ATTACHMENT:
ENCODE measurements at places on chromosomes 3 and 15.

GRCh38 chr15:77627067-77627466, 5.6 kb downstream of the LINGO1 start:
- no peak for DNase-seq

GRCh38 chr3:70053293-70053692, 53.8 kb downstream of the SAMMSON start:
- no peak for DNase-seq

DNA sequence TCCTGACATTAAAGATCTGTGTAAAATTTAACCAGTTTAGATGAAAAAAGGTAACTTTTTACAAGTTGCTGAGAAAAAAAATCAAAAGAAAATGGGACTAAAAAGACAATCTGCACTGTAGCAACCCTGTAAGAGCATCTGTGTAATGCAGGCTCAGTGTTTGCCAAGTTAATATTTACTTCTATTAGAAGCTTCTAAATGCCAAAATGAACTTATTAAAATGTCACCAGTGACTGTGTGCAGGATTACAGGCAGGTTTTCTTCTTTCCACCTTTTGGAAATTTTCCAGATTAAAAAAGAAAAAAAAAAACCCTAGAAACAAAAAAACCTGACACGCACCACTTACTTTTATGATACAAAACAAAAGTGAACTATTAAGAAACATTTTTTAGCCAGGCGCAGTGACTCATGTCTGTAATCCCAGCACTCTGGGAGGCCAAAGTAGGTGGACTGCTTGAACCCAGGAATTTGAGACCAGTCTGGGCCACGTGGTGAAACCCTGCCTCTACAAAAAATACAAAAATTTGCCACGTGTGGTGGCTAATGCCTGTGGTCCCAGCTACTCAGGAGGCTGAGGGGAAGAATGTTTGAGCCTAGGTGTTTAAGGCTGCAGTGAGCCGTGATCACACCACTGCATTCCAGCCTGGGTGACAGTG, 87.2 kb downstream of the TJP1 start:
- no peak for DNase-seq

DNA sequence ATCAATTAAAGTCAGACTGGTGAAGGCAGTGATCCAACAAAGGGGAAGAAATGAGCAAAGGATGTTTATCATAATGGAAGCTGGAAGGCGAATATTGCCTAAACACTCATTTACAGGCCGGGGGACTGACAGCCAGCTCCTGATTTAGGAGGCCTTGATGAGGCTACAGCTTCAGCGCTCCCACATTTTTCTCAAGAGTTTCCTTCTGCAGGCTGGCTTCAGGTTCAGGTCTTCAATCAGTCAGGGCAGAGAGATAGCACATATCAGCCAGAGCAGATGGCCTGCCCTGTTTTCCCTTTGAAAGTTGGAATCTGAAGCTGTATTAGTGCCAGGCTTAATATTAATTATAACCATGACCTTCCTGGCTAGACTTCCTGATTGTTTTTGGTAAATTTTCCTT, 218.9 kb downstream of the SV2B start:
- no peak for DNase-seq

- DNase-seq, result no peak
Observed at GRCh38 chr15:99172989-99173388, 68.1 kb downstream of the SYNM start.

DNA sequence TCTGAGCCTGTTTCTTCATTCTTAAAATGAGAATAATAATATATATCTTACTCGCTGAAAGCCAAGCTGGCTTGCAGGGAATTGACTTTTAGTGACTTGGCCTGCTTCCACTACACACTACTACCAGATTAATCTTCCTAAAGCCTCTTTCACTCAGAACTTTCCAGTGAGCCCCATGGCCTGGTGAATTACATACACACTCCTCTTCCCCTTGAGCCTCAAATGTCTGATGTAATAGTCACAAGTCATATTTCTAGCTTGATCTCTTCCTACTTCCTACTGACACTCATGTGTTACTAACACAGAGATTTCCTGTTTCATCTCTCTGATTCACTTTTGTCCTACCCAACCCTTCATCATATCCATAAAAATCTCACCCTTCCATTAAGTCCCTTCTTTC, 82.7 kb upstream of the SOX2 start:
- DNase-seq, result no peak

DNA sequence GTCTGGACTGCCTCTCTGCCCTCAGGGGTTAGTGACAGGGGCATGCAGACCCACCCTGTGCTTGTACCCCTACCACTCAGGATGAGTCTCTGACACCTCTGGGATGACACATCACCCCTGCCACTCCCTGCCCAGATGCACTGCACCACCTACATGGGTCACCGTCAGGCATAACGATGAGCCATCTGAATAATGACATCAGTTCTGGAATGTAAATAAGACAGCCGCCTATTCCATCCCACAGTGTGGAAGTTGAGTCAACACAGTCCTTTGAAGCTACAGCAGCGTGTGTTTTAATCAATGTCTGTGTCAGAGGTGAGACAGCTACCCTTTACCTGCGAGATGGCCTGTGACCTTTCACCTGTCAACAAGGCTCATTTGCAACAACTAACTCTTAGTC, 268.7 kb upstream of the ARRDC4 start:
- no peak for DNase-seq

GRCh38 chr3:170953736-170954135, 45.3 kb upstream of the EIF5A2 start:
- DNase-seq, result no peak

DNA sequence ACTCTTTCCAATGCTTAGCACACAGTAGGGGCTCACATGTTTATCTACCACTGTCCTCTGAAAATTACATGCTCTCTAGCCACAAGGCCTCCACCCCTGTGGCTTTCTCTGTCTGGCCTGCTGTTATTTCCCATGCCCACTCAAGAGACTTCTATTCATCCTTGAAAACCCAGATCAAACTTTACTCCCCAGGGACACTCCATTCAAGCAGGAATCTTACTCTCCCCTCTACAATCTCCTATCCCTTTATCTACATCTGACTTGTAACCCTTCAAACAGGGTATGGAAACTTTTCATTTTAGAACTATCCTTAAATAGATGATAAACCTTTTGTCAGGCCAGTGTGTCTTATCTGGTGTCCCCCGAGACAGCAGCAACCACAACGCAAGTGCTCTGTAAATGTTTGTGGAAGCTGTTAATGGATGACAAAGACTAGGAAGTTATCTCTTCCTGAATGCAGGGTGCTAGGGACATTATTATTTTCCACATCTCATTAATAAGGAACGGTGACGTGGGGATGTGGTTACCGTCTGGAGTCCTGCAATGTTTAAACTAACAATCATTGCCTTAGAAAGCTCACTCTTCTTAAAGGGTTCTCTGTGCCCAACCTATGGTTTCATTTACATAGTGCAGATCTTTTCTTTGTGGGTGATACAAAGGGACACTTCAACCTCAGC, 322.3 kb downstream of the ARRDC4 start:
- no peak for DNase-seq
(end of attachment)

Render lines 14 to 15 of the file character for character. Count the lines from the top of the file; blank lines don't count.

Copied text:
DNA sequence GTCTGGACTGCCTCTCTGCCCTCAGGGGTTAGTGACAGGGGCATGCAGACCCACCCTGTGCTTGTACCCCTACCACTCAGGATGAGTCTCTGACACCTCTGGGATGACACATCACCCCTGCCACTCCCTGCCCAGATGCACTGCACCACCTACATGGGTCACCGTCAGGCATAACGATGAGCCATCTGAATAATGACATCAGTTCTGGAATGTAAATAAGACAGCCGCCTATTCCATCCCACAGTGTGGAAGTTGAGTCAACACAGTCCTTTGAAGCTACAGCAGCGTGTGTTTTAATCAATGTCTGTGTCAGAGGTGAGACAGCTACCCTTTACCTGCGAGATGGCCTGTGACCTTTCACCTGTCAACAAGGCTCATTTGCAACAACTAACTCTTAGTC, 268.7 kb upstream of the ARRDC4 start:
- no peak for DNase-seq